In many ways, one could say that Benoy is a firm looking towards the future yet grounded in the lessons and wisdom of the past. Developers in urban areas in Asia Pacific often rush to embrace the new, rather than draw on the immense cultural depth at their disposal.

“We think it’s a more democratic way to work with city planning by incorporating traditional elements in a modern way,” says Seah.

The result is design for people that feels both contemporary and timeless.

Sanya CDF Mall II, China

Situated on the island of Hainan, this shopping complex needed to seamlessly integrate indoor and outdoor spaces, all the while maintaining a comfortable temperature with maximum energy efficiency. “Only one little portion, maybe 3% of everything, is air-conditioned,” Seah says with pride. To keep things cool, he turned to local tradition. “What we did was to look at the weather as well as how people used to live there. They have their vernacular of architecture, which is quite like ones you find in Southeast Asia.” He also looked at the surrounding coastal environment. “The concept was a series of seashells. The top-level was slightly elevated to give that sense of space and movement all around.”

Bahrain Marina, Bahrain

Located near the waterfront, this masterplan encompassing a mix of hospitality and residential offerings presented several challenges. “We created multiple layers because we wanted to be in the great outdoors and near the water, so we wanted to embrace the outdoors and the sun, ‘’ he says. “So there’s a ring and then a second ring, which is a grand arcade, which has a lot of strong shading lines. In a sense, it’s a little like a modern souk, but quite airy and filled with light. Unlike a souk where you might get lost inside, some views orient your circulation pattern.”

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Jewel Changi VIP Lounge, Singapore

“In most destinations, when you talk about the airport, no one wants to go there,” Seah says. From the beginning, he envisioned helping to transform Changi International Airport into an attraction. “It’s also about the unique position of Singapore as a hub in attracting travellers to transit. Many times, we were talking to the client and the concept was a gateway. There was this great garden of Eden concept. If you’ve experienced arriving at Changi at Terminal 1, you just take five minutes and walk into the Forest Valley. It’s a very magical experience. The journey of a passenger transforming into a tourist should be seamless.”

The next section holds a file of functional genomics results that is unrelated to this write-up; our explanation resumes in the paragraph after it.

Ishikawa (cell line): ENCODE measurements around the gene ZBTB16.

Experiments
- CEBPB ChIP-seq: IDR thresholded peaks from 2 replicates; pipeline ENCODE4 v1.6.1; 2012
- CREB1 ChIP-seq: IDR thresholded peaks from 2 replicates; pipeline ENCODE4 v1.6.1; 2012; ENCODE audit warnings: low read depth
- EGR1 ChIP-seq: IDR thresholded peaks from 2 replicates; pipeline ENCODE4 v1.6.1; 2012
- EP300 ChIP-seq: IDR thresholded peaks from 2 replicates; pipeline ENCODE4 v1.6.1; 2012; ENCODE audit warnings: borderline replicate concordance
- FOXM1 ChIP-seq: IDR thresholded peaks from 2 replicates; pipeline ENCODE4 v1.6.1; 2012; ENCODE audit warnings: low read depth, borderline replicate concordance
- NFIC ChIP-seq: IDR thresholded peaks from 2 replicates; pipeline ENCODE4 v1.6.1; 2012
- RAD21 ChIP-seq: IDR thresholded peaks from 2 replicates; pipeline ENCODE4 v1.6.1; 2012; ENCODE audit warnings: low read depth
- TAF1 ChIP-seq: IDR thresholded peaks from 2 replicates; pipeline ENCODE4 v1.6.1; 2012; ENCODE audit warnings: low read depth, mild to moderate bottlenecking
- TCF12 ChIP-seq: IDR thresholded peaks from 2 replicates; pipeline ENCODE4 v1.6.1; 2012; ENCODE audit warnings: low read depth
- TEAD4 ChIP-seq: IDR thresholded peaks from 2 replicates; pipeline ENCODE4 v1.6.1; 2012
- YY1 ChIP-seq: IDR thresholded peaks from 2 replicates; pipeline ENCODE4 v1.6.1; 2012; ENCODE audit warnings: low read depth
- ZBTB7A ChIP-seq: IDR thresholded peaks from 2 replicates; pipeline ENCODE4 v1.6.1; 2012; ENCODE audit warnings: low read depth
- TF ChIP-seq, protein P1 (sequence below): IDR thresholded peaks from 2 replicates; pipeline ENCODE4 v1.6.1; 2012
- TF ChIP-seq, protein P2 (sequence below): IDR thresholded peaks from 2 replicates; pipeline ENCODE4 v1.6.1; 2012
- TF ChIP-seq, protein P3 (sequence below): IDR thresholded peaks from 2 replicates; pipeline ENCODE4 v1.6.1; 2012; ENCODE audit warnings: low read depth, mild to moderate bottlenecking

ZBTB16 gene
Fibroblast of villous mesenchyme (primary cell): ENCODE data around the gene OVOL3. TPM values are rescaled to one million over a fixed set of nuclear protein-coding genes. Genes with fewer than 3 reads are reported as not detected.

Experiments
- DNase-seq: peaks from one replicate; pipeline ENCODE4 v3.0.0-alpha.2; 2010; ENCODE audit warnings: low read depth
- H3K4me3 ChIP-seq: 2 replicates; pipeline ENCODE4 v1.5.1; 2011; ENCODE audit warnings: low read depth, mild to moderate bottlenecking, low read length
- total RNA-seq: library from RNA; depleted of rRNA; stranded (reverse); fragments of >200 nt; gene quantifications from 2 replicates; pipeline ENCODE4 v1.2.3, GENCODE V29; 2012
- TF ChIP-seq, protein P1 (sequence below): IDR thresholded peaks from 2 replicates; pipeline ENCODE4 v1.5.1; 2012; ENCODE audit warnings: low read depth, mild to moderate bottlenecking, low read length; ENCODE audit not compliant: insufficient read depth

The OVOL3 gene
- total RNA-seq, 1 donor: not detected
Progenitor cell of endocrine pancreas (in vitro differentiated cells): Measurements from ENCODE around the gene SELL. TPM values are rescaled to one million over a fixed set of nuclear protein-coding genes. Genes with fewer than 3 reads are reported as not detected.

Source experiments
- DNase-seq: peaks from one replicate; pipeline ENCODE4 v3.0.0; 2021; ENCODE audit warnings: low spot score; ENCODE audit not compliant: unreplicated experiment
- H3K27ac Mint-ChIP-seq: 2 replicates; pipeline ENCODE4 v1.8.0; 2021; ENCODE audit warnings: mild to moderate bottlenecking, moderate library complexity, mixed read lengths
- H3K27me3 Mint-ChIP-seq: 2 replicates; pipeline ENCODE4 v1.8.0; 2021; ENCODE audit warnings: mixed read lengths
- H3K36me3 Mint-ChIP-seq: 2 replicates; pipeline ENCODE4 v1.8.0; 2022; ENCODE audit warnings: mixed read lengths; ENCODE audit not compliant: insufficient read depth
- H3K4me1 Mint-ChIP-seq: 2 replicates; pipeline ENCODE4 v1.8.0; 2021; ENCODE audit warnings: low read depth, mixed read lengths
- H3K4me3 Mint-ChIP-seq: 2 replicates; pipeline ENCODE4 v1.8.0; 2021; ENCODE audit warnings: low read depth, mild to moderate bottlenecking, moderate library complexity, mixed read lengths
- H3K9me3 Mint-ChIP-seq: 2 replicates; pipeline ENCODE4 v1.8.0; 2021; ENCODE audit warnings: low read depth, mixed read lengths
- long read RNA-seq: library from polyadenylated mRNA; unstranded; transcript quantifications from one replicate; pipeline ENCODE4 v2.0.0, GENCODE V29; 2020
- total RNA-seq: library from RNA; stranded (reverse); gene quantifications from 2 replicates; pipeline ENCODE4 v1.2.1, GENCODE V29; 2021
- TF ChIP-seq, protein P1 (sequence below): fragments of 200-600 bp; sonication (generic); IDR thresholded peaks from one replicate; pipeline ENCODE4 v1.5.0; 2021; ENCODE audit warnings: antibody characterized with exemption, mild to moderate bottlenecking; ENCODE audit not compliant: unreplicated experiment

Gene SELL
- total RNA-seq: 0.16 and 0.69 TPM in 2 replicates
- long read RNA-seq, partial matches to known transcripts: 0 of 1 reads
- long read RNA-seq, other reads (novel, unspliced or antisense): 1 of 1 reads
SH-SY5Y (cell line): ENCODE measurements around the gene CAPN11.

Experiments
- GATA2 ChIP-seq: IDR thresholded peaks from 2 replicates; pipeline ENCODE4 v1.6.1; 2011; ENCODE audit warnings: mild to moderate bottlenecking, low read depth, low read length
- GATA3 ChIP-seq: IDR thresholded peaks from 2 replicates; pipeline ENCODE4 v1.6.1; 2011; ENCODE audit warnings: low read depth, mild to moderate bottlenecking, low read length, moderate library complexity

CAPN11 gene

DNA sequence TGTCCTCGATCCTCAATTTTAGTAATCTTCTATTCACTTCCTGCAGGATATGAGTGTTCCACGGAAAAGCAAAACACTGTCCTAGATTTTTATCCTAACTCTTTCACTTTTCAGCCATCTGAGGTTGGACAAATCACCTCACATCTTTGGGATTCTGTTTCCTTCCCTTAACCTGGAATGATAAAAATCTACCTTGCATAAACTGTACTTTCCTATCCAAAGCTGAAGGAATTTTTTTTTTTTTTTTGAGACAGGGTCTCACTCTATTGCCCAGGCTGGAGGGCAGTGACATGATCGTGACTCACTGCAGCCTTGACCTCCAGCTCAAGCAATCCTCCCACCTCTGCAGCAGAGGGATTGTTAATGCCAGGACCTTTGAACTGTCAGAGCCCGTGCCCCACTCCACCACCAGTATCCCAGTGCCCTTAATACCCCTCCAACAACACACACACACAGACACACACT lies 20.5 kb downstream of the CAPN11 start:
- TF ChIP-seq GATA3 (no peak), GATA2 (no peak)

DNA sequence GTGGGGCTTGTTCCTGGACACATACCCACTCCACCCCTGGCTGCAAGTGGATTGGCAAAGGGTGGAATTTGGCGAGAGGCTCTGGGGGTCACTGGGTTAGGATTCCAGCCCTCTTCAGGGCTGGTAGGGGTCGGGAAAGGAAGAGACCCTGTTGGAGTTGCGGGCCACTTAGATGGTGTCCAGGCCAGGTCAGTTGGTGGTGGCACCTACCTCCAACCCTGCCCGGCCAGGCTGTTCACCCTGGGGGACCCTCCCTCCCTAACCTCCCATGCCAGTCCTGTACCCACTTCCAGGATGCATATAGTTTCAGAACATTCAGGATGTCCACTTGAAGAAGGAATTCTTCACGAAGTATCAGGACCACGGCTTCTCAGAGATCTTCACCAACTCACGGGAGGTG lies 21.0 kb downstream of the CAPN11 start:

ICONSIAM, Thailand

The challenge of this project was two-fold: how to make a luxury shopping centre stand out in Bangkok, a city already packed with high-end retail options, and how to draw Thais to the western bank of the Chao Phraya River, away from the main city centre. “In many ways, the client was very visionary. They want to do something that captures the imagination of the Thai people, as well as the tourists,” Seah says. The design itself is “a compilation of Thai motifs based on a krathong (a small floating container fashioned of leaves) and the shape of the lotus flower. It was also about separating the vertical zones into distinct experiences so that you don’t feel fatigued going between seven layers.”

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Yongchuan Li, China

When Benoy first took on this project, half of the work had already been completed, but the overall design wasn’t working. The previous developer had planned for vast plazas in the middle of structures—a common architectural trope in this part of China, but one that often resulted in stagnant, windswept spaces. “We could have torn it all down, but we wanted to find ways to reintegrate this,” Seah says. “It creates something else: a culture.” To inject life into the project, he turned to locals for inspiration. “In many parts of Asia, street life is what animates public social life, so we thought it was better to insert this energy into that form of the plaza.”

EAST Beijing Hotel, China

Located near the heart of 798, Beijing’s legendary Art District, this buzzy hotel draws a creative clientele. “I heard from a friend that every time she stays there, she sees Ai Weiwei,” Seah says. Naturally, the hotel’s design reflects its surroundings. “Because the hotel was very close to the art quarters, we wanted to work with a series of themes that worked with the area. This client is a very enlightened client who is committed to engaging with local artists.” That means playful design features pops of colour and original works by local artists. “More importantly, it was about understanding how people move in the whole development and the whole city.”

The original version of this article appeared in Issue No. 170 of PropertyGuru Property Report Magazine. Write to our editors at [email protected].